The Crazy English Grammar Rule You Didn’t Know You Knew
Prepare to have your mind blown.
You’ve heard before how tough it is for non-English speakers to learn the language. There are strange spellings, surprising pronunciations, and random exceptions to nearly every rule. (Why do tough, though, and thought sound so different? The world may never know.) You may not know about this common grammar mistake you’re making.
Rules about word order come naturally to native English speakers—with some gentle reinforcement from our elementary school teachers—but are hard to teach those who are learning English as a second language. For instance, did you realize you always arrange adjectives the same way?
When using multiple words to describe an object, native English speakers naturally list the adjectives in this order:
If more than one adjective falls into the same category, the order for those words doesn’t matter. In The Elements of Eloquence: How to Turn the Perfect English Phrase, author Mark Forsyth gives an example of how the right arrangement plays out. “You can have a lovely little old rectangular green French silver whittling knife,” he writes. “But if you mess with that order in the slightest you’ll sound like a maniac.” Describe a green silver whittling French old little rectangular lovely knife, and you’ll probably lose your listeners. (Related: These grammar rules make you sound smarter.)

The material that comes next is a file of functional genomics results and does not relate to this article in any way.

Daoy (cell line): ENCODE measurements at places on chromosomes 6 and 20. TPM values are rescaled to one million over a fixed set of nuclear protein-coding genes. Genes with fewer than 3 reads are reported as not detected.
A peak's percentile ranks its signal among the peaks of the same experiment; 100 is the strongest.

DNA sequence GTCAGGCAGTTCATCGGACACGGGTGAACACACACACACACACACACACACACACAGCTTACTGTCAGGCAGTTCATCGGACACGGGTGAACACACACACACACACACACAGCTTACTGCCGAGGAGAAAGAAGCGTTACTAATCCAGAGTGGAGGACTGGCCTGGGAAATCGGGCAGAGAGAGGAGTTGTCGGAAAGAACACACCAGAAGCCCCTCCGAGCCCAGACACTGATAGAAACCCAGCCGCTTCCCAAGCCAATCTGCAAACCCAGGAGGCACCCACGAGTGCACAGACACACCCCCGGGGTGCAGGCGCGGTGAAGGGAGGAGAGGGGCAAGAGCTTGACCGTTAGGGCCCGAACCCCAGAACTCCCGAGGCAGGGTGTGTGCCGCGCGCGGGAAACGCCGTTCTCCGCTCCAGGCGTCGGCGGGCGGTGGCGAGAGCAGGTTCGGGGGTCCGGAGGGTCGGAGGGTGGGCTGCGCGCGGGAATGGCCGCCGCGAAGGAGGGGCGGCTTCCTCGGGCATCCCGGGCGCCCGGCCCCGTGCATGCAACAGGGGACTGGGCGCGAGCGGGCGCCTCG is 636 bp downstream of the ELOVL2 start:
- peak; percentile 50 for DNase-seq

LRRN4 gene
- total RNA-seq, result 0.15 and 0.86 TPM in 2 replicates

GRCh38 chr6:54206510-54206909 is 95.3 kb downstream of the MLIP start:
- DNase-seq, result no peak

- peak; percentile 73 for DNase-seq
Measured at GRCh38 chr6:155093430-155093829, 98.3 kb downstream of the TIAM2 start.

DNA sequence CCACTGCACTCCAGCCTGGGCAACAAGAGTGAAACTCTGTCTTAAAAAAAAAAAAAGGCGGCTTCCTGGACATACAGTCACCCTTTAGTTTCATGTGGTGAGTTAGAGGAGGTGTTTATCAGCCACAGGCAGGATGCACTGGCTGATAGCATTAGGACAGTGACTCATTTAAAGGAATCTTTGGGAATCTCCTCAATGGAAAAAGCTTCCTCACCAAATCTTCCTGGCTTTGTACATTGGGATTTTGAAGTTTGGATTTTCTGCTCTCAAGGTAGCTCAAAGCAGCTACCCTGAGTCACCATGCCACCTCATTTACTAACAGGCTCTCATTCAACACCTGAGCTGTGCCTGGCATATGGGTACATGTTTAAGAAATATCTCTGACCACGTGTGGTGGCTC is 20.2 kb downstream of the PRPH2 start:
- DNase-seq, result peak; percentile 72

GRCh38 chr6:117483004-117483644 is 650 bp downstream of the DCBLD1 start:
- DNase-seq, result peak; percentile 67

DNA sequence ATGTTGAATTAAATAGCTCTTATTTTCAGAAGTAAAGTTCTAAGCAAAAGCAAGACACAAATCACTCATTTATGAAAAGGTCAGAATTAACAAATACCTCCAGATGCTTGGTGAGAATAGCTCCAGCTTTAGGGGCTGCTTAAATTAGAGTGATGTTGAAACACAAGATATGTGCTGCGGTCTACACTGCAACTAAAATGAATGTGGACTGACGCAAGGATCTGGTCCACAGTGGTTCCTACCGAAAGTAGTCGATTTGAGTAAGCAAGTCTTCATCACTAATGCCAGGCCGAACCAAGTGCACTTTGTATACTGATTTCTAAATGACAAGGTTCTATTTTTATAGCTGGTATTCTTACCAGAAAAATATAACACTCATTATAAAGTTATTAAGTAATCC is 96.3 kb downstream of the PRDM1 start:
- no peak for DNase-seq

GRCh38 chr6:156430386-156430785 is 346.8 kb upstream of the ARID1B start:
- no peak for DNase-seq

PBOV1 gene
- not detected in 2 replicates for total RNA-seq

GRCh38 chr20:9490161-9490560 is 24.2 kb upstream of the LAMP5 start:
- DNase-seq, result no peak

OK, so you’ll probably rarely describe an item with that many words. But the rule becomes even clearer when you stick with just a few adjectives. For instance, you’d say an “awesome (1), old (3), red (5) convertible” or a “small (2), round (4), wooden (7) bowl” without switching up the words.
More than likely, you wouldn’t have been able to come up with that list of adjective order if no one had pointed it out to you—after all, it just comes naturally if English is your first language—but English learners devote entire lesson plans to memorizing the right arrangement.
“I think what fascinates people about language is that in one sense it’s so familiar—we use it every day (unless you’re a lighthouse keeper)—but we don’t know that we know so much about it,” Forsyth told BBC Trending. “It’s the odd rules about the order of adjectives or ablaut reduplication, or the bits of etymology that are utterly obvious once you point them out.”